This column was originally published on RealMoney on April 4 at12:18 p.m. EDT. It's being republished as a bonus for TheStreet.com readers. For more information about subscribing to RealMoney, please click here .

Once more into the breach. With fears that the growing subprime catastrophe is about to upset other companies in the financial industry (if not the entire U.S. stock market and economy), insiders at several of the firms supposedly on the front line of any contagion are fighting the perception that their stocks are just so many dead men walking.

In the wake of the severe market selloff at the end of February, there was notable purchasing by executives and directors at:
  • American Home Mortgage (AHM)
  • CBRE Realty Finance (CBF)
  • Inland Real Estate (IRC)
  • IndyMac (NDE)
  • American Capital Strategies (ACAS)
  • JER Investors Trust (JRT)
  • Bear Stearns (BSC)

And that's just for starters.

The actions of these insiders seem to indicate that fears of a subprime-triggered market meltdown are overblown, and that the attractive indicated yields on most of these securities are very real.

When asked his opinion of whether the more-than-16% indicated yield is sustainable on the punished stock of American Home Mortgage, analyst James Ackor at RBC Capital Markets quickly answers, "No." But not for the reason you might expect: "I think the stock will go up," he says firmly.

In stark contrast to high indicated yields often presaging a future reduction in payout, AHM's earnings and distribution are very likely to increase yet again in 2007, says Ackor.

Not that he thinks everything is hunky dory. He fully expects increased write-offs, reduced demand in the secondary market, higher insurance costs and a lower volume of originations to be par for the course this year for mortgage players. But Ackor calculates that these risks "should be manageable and not have a severe impact."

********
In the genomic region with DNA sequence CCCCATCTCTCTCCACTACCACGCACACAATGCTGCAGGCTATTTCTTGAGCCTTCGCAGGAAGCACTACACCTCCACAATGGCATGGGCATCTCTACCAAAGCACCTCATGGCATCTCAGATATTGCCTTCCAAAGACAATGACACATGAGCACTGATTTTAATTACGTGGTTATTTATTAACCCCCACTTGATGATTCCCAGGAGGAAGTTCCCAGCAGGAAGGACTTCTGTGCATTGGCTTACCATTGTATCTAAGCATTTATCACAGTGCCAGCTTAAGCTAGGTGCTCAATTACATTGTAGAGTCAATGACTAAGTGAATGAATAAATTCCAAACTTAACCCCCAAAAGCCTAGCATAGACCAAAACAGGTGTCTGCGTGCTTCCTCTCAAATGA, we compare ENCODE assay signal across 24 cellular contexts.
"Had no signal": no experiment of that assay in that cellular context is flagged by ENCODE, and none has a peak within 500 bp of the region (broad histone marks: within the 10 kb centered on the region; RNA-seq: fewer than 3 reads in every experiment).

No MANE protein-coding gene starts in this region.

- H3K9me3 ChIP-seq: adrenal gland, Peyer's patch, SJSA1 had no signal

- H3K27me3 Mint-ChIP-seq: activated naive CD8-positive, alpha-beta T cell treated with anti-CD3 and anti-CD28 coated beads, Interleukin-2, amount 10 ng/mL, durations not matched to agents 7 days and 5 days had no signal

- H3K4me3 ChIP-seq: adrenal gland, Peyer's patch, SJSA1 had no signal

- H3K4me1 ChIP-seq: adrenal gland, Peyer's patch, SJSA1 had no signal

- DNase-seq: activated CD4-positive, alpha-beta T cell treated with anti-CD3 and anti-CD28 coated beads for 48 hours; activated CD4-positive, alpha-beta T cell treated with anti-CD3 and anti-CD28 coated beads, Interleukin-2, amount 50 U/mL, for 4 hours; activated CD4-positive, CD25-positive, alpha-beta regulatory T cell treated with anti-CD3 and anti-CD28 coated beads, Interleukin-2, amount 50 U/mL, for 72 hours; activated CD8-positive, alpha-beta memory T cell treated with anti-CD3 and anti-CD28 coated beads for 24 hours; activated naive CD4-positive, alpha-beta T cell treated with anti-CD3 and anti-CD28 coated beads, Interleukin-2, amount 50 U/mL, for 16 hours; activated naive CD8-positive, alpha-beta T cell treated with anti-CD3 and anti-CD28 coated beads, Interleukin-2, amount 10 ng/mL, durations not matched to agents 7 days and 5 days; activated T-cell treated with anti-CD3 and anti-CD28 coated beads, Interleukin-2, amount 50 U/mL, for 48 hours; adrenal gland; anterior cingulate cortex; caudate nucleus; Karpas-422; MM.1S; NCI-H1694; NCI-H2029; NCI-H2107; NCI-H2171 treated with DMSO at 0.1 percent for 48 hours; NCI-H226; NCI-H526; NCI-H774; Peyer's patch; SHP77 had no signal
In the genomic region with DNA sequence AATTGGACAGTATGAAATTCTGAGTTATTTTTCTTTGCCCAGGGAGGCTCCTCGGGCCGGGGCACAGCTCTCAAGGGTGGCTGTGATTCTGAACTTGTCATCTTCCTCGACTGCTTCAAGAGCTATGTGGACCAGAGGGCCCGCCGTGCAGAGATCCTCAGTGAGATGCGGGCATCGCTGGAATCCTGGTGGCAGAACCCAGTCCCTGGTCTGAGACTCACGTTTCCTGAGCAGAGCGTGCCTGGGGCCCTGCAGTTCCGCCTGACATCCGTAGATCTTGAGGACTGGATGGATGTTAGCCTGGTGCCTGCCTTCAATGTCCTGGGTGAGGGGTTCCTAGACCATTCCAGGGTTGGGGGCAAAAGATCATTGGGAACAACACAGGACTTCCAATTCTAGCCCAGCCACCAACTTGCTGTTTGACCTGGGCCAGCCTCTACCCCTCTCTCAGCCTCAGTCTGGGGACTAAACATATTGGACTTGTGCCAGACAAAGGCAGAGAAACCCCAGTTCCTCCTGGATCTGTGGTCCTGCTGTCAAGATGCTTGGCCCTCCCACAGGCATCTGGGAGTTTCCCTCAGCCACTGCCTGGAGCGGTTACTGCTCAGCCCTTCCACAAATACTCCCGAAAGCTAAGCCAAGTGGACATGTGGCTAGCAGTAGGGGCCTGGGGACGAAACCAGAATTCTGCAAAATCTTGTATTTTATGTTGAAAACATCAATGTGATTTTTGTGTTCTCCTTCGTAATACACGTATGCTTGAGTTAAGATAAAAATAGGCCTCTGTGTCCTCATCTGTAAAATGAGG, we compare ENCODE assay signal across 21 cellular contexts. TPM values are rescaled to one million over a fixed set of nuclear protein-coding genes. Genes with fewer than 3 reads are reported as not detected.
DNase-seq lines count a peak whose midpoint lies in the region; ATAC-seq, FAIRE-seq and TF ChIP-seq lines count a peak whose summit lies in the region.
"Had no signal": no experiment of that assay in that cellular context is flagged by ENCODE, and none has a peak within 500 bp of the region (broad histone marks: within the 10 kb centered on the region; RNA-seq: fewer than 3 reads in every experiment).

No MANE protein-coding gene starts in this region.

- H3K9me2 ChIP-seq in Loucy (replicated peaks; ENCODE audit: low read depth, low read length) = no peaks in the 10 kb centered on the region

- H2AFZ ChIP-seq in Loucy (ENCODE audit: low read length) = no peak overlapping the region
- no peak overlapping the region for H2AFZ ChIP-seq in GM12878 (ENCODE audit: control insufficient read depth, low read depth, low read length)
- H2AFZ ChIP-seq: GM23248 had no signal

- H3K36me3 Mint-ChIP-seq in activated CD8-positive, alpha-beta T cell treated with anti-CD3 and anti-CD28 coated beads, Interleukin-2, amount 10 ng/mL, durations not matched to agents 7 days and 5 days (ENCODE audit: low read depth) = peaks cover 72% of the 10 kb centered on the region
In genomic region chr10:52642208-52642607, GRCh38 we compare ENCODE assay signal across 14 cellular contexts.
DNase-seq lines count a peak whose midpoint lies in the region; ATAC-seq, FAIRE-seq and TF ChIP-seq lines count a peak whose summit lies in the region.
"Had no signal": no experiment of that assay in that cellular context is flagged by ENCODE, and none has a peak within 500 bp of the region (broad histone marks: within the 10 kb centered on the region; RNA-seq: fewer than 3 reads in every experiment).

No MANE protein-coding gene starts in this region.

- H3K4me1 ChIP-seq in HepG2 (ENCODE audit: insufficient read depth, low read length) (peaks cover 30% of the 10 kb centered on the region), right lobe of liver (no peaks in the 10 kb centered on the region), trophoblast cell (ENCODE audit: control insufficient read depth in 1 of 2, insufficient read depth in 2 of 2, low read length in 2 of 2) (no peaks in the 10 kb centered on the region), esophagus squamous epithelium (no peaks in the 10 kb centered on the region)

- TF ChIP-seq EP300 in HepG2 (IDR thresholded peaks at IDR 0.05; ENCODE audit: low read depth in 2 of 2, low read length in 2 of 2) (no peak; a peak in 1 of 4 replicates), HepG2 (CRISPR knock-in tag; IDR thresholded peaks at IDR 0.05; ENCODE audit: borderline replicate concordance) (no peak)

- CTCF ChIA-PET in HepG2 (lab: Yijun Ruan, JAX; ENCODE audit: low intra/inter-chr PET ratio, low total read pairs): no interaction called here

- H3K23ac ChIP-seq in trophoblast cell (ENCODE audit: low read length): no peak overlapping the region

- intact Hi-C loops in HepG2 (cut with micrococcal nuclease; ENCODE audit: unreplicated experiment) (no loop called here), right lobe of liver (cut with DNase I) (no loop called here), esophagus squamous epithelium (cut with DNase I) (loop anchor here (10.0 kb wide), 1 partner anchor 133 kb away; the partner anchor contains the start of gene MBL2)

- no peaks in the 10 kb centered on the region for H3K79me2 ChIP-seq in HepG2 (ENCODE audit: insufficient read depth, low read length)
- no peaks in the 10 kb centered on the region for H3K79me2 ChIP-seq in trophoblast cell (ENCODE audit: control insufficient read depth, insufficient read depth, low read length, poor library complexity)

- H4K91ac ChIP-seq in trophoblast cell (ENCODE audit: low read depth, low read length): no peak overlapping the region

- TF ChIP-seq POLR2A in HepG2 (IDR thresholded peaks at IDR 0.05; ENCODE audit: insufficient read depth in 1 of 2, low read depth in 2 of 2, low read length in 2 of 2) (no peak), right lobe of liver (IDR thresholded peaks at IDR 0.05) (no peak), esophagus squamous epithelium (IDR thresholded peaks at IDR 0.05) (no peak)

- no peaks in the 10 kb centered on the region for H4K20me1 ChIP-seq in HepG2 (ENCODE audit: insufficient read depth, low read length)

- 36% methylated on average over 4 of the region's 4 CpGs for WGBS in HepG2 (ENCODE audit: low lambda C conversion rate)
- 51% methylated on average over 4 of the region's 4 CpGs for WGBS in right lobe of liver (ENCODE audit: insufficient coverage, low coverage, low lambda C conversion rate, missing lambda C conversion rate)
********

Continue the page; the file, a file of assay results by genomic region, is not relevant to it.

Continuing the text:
So it's a matter of the degree to which the impending (and fully acknowledged) negatives will actually affect earnings in the sector. And in weighing the factors, most of the industry watchers and insiders I spoke with echoed similar sentiment. To wit: Most of the financial stocks that have been hit by the subprime pin action now have the known risks more than priced in.

But how good are insiders at calling their industry? Well, I last pointed to buying in this general sector in a column last May , when it was already a contrarian play for insiders to be buying these income plays in the face of the dual concerns of ever-higher interest rates and a slowing housing market.

The five high-yielding mortgage REIT/finance companies featured then have had total returns between 22% (for Affordable Residential Communities ( ARC)) and 52% (for NorthStar Realty Finance ( NRF)) -- and that's after most of them were knocked down pretty severely from their highs earlier this year by the growing subprime concerns.

Sure, not all of the firms mentioned in this column or the one last May have direct exposure to residential mortgages, but that's a large part of the point: For these stocks to get punished in last month's subprime-fear correction really didn't make much sense.